I always thought IT was a department name and CS was a degree. You would graduate with a degree in CS and get a job in the IT department somewhere (in an ideal situation). Do companies actually have a “CS” department?!

In many companies, there’s an IT department (Information Technology) and a CS department (Customer Service). Don’t know of a CS department in which CS stands for Computer Science, though.

In academic terms IT = CS - math + business studies.

Also, the people studying IT dress more smartly.

How is that different from IT? In my job (definitely and firmly Computer Science), I do about as much “programming” as I would if I were working in the IT field.

I guess it depends on the company. Around here (my company), the whole thing is a “CS” department.

In my world IT is a buzz-phrase that encapsulates everything from network admins, dbas, computer programmers, etc. CS, just like Mennonite can refer to two different things depending on the context. In one context CS is a degree as compared to a diploma. On the other hand CS is a branch of computer studies that can be much more esoteric and theoretical.

I have a diploma, and a co-worker has his CS degree. We both write business systems. We both do the same work. He definately has more options than I do, but in the town where we work that advantage seldom pays off.

Where I work, a telecom company focusing on cellular phones, The IT group does very different things from the vast legions of people writing software for the phones and our other products. There is some programming in the IT group but not nearly as much as the people developing software for our products.

Here is the common usage amongst the people I know…

CS. Computer Science. It’s one of the possible majors to have in college. MIS (Management Information Science) is another major. Both of these majors allow one to obtain a job in programming. However, a CS degree generally gets one a job in a scientific field (or for a hardware or software firm) where a MIS degree generally gets one a job in business.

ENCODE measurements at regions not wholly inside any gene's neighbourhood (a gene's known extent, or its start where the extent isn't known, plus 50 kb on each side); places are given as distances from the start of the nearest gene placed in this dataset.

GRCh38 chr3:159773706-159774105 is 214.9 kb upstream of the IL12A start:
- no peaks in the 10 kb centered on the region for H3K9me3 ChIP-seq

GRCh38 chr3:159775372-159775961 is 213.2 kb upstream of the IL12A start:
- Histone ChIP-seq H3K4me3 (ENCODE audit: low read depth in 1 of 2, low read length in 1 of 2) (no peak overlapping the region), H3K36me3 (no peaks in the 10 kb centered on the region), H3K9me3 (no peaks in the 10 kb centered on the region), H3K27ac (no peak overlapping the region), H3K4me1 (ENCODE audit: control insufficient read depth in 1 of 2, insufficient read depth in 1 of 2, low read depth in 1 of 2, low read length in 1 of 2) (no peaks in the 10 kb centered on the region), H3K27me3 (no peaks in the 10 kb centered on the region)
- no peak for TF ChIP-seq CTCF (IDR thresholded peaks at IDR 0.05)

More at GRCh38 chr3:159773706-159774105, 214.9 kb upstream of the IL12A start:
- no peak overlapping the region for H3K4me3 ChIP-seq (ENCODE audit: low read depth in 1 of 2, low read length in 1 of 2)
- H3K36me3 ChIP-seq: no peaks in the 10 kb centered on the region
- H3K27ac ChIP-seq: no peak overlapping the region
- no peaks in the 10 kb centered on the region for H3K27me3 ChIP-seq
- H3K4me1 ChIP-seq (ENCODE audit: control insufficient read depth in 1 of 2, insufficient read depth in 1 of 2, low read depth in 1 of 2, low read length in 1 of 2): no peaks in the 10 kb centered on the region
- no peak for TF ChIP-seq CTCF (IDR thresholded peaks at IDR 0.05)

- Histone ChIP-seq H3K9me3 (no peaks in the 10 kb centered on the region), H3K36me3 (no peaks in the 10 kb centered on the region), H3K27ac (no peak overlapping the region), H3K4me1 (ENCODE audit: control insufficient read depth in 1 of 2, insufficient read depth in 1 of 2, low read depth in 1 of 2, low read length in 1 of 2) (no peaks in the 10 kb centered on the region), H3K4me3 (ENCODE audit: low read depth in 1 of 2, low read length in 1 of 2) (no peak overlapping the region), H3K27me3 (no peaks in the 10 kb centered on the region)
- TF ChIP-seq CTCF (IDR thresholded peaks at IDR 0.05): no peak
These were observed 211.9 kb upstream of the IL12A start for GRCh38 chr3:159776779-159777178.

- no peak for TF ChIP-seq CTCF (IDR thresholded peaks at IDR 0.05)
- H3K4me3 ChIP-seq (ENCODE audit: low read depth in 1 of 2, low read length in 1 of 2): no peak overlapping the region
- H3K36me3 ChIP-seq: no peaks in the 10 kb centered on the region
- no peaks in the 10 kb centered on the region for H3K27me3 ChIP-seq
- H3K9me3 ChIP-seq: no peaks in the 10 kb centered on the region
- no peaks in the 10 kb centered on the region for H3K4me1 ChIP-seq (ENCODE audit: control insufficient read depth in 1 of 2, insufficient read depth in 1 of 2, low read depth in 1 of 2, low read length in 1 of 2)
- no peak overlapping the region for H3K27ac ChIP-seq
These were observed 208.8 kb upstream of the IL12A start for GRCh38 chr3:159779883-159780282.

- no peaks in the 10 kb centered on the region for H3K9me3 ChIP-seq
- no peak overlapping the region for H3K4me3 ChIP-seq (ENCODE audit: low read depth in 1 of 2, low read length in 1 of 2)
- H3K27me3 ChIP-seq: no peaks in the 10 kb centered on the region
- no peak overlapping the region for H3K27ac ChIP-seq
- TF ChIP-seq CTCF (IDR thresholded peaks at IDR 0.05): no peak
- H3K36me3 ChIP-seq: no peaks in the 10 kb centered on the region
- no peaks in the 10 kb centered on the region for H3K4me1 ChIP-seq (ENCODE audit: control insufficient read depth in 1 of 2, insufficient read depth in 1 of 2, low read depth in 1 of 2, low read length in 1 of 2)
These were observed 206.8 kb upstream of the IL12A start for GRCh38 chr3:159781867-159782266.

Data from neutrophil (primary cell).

IT. Information Technology. Generally refers to everything done with computers; application programming, network support, datacenter operations, etc. Used to be called Information Systems. Like tomndebb, I saw most organizations change their department names. To what purpose remains vague. Maybe to differentiate themselves from the other IS, as follows.

IS. Internal Systems (or sometimes Internal Support). IS people are generally supporting the LAN or applications (like HR or accounting, which are often but not always third-party applications) within a business that are not used by the end customer. IS is usually, but not always, a subset department within IT departments.

Then of course there are Tech Support departments which could either be help desk type people, or operating system programmers in a mainframe shop.

Bottom line… the names are confusing. And in the end, irrelevent. The key question is are you doing a job you enjoy doing? If so, who cares what the department name is.

For example, I have some software engineers working for me that bristle at the term application developer, which is how I generally refer to them. That’s what they do. This drives me nuts.

Computer Science is the study of algorithms, and need not involve programmer. I think it should more properly be termed “Computing Science” because it is the study of computing, not computers. Perhaps Computology would be a better word.

My picture of a sterotypical Computer Scientist at work is a person stareing at a whiteboard trying to prove a theorem.

A Computer Programer programs. Many people with Computer Science degrees are professional computer programers. Many professional computer programmers know little about Computer Science.

I once heard the analogy:

Computer Programming is to Computer Science as typing is to being writing (being an author).